Brazilian political scientist Luis Fernandes was given a warm welcome by the Cleveland labor movement in his visit here Dec. 11.

The visit, hosted by the Cleveland AFL-CIO Federation of Labor, included a dinner at a Brazilian restaurant with the Federation leadership and a speech to the nearly 100 delegates attending the group’s monthly meeting.

AFL-CIO President Tom Frisbie introduced Fernandes to the delegates, stating that he is part of the transition team for the new coalition government led by Luis Inacio da Silva, known as Lula. Fernandes, he noted, is a member of the Central Committee of the Communist Party of Brazil, which is expected to hold cabinet posts.

In his 20 minute talk, Fernandes described the long struggle of the Brazilian people, led by the working class, to end decades of military dictatorship and restore democracy. It was strikes by metal workers in the Sao Paolo region, led by Lula, which delivered the final crippling blow to military rule.

The return to democracy meant that political parties that had been dismantled or, in the case of the Communists, forced underground, could reorganize and operate legally. Lula, he said, established the new Workers’ Party and ran repeatedly for President, each time gathering wider support, as the neoliberal policies of privatization, deregulation and cuts in social programs imposed by the World Bank became increasingly exposed as a detriment to the national interests.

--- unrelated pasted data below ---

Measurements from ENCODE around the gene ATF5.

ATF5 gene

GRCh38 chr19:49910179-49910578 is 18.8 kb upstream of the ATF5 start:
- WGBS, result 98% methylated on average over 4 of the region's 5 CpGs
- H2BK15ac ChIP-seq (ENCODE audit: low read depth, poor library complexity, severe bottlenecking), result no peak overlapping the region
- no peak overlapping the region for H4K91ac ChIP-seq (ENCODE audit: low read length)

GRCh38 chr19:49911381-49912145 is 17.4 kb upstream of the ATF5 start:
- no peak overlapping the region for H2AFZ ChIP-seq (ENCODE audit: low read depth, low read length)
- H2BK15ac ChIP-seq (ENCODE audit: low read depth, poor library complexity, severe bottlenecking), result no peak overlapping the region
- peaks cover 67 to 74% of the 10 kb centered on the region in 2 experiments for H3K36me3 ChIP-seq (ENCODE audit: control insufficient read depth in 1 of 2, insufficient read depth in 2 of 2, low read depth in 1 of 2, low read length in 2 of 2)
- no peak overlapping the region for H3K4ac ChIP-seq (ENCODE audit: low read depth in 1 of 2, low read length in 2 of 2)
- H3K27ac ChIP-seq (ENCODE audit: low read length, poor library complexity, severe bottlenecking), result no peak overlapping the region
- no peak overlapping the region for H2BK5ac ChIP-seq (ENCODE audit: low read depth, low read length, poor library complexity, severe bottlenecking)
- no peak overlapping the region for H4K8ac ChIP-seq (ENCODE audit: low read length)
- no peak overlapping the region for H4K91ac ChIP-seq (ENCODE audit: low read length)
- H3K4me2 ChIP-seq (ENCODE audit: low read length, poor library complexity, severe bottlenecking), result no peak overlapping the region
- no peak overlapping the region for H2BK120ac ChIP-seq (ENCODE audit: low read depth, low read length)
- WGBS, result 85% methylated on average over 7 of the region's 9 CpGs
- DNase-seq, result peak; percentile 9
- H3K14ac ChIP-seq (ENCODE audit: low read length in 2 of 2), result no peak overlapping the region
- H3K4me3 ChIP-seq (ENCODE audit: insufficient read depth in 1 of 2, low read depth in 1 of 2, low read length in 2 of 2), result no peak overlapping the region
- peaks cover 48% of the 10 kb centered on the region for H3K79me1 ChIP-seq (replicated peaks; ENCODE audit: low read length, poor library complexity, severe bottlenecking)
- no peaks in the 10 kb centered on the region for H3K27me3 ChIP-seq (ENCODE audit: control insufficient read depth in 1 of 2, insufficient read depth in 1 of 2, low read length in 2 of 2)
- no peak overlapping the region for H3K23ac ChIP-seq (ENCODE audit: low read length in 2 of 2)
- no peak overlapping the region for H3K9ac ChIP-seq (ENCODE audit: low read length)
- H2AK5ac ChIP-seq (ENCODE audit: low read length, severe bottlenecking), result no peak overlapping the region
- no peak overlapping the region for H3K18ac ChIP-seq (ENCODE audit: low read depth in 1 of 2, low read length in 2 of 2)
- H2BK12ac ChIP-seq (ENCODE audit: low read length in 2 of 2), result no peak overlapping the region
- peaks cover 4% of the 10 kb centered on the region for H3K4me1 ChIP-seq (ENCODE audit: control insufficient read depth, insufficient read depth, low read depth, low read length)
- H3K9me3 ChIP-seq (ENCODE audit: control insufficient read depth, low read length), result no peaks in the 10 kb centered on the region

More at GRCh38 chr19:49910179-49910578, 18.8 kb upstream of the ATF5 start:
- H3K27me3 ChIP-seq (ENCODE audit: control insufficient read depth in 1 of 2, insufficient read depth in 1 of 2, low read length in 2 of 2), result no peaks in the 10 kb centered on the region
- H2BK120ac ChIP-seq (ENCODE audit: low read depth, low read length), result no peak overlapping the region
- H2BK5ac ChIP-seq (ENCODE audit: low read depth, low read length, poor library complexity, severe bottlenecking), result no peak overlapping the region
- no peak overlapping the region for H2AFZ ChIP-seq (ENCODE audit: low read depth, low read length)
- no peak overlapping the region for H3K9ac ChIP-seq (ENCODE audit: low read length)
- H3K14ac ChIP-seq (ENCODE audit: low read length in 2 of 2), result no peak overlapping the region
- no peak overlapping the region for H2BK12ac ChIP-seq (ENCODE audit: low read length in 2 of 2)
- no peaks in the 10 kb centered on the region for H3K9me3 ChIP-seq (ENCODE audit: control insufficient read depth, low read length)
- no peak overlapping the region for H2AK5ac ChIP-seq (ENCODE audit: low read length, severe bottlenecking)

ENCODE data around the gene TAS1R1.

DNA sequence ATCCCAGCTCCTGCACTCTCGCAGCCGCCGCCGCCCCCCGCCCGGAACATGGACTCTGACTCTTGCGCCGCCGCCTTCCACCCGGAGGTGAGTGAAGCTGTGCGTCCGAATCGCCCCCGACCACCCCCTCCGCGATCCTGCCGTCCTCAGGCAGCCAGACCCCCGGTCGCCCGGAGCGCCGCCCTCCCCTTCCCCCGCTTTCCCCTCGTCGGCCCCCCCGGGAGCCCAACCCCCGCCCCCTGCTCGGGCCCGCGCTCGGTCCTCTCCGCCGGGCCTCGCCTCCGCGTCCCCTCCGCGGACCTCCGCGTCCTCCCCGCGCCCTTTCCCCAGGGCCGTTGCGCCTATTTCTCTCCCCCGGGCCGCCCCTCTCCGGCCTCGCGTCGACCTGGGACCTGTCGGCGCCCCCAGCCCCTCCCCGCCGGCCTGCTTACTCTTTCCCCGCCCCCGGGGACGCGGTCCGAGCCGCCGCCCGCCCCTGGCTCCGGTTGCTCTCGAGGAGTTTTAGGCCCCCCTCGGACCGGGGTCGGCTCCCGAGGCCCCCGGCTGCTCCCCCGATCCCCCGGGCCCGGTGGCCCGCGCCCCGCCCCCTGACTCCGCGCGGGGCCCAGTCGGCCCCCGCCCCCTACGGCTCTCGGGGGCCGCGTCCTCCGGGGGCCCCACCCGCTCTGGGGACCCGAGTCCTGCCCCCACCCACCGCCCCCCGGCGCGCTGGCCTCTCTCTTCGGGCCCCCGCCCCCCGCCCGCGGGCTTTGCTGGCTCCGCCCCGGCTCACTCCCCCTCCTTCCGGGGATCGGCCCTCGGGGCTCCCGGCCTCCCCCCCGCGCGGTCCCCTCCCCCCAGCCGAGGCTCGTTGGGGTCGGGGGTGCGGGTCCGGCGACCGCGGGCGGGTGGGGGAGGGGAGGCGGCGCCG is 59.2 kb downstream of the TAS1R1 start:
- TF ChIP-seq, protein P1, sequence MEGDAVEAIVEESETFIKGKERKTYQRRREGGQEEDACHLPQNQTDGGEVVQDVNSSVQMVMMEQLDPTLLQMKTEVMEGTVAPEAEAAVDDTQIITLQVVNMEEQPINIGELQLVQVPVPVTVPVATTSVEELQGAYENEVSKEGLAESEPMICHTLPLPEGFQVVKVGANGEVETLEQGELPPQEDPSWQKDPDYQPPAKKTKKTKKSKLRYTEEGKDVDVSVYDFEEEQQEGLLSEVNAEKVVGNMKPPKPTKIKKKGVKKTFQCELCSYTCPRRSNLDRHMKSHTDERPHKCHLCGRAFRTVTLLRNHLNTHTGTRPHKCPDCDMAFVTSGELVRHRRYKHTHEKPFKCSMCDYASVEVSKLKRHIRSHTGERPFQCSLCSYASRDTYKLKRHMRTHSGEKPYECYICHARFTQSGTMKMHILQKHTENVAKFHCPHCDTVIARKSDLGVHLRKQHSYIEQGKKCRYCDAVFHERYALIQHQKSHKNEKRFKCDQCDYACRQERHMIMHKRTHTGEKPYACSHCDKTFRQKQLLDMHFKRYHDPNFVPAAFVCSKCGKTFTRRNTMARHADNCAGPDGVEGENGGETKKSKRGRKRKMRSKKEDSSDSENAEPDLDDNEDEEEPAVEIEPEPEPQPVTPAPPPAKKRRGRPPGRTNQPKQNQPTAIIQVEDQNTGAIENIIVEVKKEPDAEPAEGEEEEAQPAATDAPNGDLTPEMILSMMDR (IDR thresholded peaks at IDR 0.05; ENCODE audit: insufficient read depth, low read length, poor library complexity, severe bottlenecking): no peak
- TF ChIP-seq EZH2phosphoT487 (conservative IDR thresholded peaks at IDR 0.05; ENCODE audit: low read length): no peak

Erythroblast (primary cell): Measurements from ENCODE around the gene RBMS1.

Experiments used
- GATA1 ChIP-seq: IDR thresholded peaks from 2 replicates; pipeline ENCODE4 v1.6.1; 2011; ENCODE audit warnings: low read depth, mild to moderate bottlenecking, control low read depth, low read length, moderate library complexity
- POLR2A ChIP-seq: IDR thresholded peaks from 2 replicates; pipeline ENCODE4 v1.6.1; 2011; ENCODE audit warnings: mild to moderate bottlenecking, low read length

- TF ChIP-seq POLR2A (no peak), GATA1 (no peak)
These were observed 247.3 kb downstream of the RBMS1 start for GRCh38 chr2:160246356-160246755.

Finally, in this year’s elections Lula won with 61 percent of the vote, the second largest vote in absolute numbers for any president in world history, which included a broad coalition of workers, farmers, professionals and business people hurt by neoliberalism.

The policies of the new government, Fernandes said, are still being worked out, but will represent a fundamental change in direction and will restore social programs and workers rights and address concerns of national capitalists.

‘We are optimistic about the future,’ Fernandes said, ending his speech. ‘I come with a message of hope, a message that persistence and unity are the way to progress, a message of solidarity.’

In response to a question about the Bush administration proposal to establish the Free Trade Area of the Americas (FTAA) throughout the western hemisphere, Fernandes said that the government was very critical of the plan and shared many of the concerns of the U.S. labor movement. ‘On this basis, I hope that we can meet and work together.’

Despite the fact that the speech came at the end of a meeting, which included important resolutions against Trent Lott and the Bush administration plans for war against Iraq, as well as discussion of the victorious ending of the 39-month AK Steel lockout and regular business, Fernandes held the rapt attention of the delegates and received warm and prolonged applause.

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